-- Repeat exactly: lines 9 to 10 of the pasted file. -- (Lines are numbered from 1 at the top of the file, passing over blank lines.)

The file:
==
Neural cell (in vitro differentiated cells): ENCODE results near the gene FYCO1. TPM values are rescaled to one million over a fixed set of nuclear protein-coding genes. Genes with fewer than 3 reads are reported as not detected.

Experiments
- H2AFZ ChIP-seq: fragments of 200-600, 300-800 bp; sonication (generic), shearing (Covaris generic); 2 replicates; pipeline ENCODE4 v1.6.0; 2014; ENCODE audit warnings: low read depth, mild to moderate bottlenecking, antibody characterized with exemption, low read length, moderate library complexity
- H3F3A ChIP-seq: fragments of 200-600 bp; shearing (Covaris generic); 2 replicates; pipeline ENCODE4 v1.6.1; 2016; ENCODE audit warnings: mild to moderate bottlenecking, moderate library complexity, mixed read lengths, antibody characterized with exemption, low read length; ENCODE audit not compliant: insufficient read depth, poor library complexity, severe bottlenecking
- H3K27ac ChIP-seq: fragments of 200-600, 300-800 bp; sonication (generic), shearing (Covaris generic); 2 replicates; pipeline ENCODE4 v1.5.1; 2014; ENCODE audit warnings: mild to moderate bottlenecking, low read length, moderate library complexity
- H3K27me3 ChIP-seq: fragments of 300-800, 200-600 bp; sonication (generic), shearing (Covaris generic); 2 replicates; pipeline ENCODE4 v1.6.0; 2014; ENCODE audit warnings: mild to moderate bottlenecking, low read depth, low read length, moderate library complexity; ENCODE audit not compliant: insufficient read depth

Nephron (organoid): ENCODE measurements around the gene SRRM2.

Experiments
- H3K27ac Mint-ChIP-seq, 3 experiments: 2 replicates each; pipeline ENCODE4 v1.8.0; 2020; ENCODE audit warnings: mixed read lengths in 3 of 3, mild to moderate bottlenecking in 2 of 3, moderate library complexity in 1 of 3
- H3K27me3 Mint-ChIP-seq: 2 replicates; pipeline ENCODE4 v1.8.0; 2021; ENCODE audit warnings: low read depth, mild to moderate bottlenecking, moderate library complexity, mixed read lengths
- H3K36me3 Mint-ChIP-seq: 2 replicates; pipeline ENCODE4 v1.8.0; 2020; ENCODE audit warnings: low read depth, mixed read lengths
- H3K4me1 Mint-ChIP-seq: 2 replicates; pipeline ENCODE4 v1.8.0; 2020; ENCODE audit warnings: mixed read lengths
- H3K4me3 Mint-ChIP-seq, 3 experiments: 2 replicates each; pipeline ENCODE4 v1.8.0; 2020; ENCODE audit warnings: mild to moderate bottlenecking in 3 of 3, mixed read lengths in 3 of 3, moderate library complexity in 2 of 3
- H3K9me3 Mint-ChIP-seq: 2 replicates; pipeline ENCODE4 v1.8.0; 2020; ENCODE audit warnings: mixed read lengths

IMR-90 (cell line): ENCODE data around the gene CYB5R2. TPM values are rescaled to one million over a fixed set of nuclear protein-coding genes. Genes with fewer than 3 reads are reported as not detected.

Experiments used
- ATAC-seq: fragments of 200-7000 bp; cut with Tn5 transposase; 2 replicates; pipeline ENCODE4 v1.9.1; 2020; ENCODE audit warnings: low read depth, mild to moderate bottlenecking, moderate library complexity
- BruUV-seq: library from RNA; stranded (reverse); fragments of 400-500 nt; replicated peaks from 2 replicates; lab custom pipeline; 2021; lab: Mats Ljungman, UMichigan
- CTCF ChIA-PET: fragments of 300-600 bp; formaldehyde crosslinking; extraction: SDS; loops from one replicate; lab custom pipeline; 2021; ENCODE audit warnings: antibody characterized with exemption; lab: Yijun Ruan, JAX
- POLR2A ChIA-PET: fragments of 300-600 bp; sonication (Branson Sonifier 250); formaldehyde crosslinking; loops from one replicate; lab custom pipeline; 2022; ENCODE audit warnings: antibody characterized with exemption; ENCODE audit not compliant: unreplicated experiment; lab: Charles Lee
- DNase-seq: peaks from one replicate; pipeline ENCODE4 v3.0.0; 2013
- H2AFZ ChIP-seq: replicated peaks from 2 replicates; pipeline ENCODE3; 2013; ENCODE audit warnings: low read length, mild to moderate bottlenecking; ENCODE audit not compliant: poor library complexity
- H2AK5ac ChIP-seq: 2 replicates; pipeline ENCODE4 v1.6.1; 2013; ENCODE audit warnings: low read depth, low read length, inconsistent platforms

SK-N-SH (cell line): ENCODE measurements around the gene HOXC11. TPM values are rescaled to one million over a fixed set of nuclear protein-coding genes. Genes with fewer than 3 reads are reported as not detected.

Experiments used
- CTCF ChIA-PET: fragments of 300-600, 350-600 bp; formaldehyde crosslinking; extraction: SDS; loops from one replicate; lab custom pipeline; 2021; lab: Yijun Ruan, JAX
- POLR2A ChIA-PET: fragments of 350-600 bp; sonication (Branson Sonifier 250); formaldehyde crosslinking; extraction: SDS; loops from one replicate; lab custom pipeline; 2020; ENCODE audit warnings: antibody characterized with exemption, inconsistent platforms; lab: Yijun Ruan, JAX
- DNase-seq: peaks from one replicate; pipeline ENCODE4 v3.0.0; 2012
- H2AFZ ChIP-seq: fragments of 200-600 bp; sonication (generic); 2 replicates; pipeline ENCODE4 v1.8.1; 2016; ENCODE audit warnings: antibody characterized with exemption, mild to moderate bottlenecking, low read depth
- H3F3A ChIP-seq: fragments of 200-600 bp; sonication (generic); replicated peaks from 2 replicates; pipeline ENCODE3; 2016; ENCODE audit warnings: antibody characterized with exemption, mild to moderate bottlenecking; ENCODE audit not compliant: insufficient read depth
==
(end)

- H3K27ac Mint-ChIP-seq, 3 experiments: 2 replicates each; pipeline ENCODE4 v1.8.0; 2020; ENCODE audit warnings: mixed read lengths in 3 of 3, mild to moderate bottlenecking in 2 of 3, moderate library complexity in 1 of 3
- H3K27me3 Mint-ChIP-seq: 2 replicates; pipeline ENCODE4 v1.8.0; 2021; ENCODE audit warnings: low read depth, mild to moderate bottlenecking, moderate library complexity, mixed read lengths